The maquette, however, was an original, tangible work of art which would have qualified for statutory copyright protection under 17 U.S.C. § 5(g).
DEFENDANT'S CLAIM THAT DISPLAY OF THE MAQUETTE DID NOT CONSTITUTE GENERAL PUBLICATION
Three arguments have been submitted to the effect that display of the maquette did not constitute general publication. First, defendant urges that display of the maquette at the Art Institute was a "limited" publication and thus did not place the Chicago Picasso in the public domain. In support of this position the defendant's prime authority is American Tobacco Co. v. Werckmeister.
It is this court's finding that the case at bar more closely resembles the situation postulated in the aforementioned dicta than it does the actual facts of the American Tobacco case. In the case at bar there were no restrictions on copying and no guards preventing copying. Rather every citizen was free to copy the maquette for his own pleasure and camera permits were available to members of the public.
Defendant's second assertion is that the display of the maquette was inconsequential since an unpublished work, model thereof, or copy thereof does not require a copyright notice.
Finally, defendant argues that the Art Institute did not hold the copyright to the maquette and therefore could not have placed notice on the maquette. The answer to this assertion is that the Commission, the alleged holder of the copyright, was required to insure that proper notice was placed on the maquette. The Commission was able to place improper notice at the showing, i. e., notice in the room, but it did not comply with the statutory requirement that notice be placed on the work itself in order to be effective.
DEFENDANT'S CLAIM THAT UNCOPYRIGHTED PICTURES COULD BE USED IN THE PUBLICITY CAMPAIGN
The defendant's major defense to the use of uncopyrighted pictures of the models in the publicity drive is what appears to be an inverse applicacation of the doctrine of "fair use". Generally it can be stated that certain acts of copying are defensible as "fair use".
Defendant has an additional defense to the uncopyrighted printing of pictures of the maquette, the wooden model, and the aluminum model. It is
The case at bar is distinguishable from the Goodis decision for in the instant case the newspapers and magazines that published the pictures of the work of art did not have as the Goodis court said, "such an interest in the work that notice of copyright in the publisher's name will protect the copyright * * *."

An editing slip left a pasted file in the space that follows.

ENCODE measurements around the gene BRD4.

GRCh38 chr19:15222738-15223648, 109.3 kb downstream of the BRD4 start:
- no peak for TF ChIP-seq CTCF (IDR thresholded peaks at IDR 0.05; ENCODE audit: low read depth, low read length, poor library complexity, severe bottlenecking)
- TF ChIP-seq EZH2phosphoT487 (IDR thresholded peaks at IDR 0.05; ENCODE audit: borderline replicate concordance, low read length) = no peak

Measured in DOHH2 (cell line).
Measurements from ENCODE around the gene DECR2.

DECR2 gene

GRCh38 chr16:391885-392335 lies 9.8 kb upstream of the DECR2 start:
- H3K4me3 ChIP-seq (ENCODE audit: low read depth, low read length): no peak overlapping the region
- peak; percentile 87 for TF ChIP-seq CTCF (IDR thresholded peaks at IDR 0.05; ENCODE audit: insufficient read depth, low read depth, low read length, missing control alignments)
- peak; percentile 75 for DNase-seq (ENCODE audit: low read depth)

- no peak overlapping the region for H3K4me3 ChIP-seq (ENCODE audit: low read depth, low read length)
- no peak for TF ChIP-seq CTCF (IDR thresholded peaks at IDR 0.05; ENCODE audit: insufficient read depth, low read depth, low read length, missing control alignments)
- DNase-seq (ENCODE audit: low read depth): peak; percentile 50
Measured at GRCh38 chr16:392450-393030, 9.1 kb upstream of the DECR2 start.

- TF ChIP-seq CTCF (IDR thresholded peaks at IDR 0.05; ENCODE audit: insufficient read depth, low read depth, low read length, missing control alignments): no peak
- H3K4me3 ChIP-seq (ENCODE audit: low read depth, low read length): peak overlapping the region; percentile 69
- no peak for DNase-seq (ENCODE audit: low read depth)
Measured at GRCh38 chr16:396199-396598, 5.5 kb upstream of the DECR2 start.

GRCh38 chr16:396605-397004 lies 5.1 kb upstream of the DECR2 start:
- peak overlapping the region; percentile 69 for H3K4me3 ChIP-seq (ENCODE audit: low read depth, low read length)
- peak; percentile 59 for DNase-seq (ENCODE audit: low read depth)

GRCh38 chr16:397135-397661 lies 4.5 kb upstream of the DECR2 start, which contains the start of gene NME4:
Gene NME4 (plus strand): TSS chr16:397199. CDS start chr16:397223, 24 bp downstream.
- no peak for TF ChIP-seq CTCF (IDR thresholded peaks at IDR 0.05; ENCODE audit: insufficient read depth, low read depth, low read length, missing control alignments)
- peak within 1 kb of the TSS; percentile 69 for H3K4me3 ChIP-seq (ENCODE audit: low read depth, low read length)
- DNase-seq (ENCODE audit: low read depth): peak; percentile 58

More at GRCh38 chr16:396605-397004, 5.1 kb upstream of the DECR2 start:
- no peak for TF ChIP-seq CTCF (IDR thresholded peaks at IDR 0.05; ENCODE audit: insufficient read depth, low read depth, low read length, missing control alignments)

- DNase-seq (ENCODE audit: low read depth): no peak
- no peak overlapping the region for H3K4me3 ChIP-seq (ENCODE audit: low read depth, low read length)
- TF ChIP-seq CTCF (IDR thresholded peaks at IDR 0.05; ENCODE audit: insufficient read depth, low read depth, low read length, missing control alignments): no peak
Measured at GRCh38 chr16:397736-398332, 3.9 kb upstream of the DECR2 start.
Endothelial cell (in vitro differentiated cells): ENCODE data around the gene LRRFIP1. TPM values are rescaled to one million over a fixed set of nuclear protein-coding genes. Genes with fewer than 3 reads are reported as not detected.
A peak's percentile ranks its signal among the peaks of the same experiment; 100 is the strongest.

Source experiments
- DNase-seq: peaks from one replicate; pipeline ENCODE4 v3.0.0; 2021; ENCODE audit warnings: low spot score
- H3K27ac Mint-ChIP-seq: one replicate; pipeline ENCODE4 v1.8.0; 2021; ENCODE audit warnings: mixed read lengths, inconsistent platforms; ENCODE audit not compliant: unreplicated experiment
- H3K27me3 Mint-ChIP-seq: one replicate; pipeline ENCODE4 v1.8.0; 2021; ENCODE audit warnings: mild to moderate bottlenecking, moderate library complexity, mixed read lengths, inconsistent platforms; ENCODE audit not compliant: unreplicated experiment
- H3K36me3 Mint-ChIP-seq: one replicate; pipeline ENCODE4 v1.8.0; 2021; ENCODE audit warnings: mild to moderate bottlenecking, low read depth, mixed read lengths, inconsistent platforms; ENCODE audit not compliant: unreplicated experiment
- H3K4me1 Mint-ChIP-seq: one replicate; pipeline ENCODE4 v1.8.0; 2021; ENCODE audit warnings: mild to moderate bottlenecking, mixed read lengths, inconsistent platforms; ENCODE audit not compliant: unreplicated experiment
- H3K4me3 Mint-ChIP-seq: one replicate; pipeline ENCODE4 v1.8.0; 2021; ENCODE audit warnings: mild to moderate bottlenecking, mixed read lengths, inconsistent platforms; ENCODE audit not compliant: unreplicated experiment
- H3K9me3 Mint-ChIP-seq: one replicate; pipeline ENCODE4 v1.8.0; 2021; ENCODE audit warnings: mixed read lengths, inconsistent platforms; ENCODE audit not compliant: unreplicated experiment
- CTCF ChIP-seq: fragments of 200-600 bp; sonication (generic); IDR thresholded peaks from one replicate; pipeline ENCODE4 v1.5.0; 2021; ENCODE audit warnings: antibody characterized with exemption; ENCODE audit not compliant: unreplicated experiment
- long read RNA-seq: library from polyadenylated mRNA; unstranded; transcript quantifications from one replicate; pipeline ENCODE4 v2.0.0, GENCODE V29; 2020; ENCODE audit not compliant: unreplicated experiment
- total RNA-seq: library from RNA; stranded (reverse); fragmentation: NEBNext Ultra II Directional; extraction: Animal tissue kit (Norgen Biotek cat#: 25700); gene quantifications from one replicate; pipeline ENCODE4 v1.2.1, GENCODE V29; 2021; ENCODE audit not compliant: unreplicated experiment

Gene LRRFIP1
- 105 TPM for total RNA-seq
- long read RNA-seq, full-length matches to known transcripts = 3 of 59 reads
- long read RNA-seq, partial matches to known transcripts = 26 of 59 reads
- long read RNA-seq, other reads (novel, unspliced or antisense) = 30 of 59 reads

DEFENDANT'S CLAIM THAT PUBLICATION OF PICTURES OF THE MODELS CONSTITUTED INFRINGEMENT
The last major defense that the defendant advances in an attempt to excuse the uncopyrighted publication of the work of art is that the publications constituted unauthorized infringement, and therefore they did not place the work in the public domain.
Also, in its contract with the builder of the sculpture the defendant included provisions requiring that notice be placed on the sculpture and on all reproductions and drawings of the design.
Given these instructions the defendant argues that many of the instances of publication were actually acts of infringement because they were unauthorized and accordingly did not defeat defendant's copyright. The court has found no evidence for the period before notice was attached to the monumental sculpture on August 4, 1967, that the Commission intended to have its orders carried out. Rather, the great bulk of the evidence before the Court, shows that the Commission itself disregarded its own instructions. That instead of objecting to uncopyrighted publications, the Commission passively and in some cases actively engaged in the distribution of uncopyrighted pictures promoting the Chicago Picasso. The court on the facts before it could not find that any of the publications here in question constituted unauthorized infringing publications. Accordingly, this last defense submitted by the defendant must be rejected.
An analysis of the legal issues presented in this action compels the conclusion that the copyright to the Chicago Picasso is invalid due to the fact that the sculpture has entered the public domain. This decision comports with a strict adherence to copyright law and is also in consonance with the policy of enriching society which underlies our copyright system. The broadest and most uninhibited reproduction and copying of a provocative piece of public sculpture can only have the end result of benefiting society.
For all of the foregoing reasons this court hereby enters summary judgment in favor of the plaintiff and against the defendant.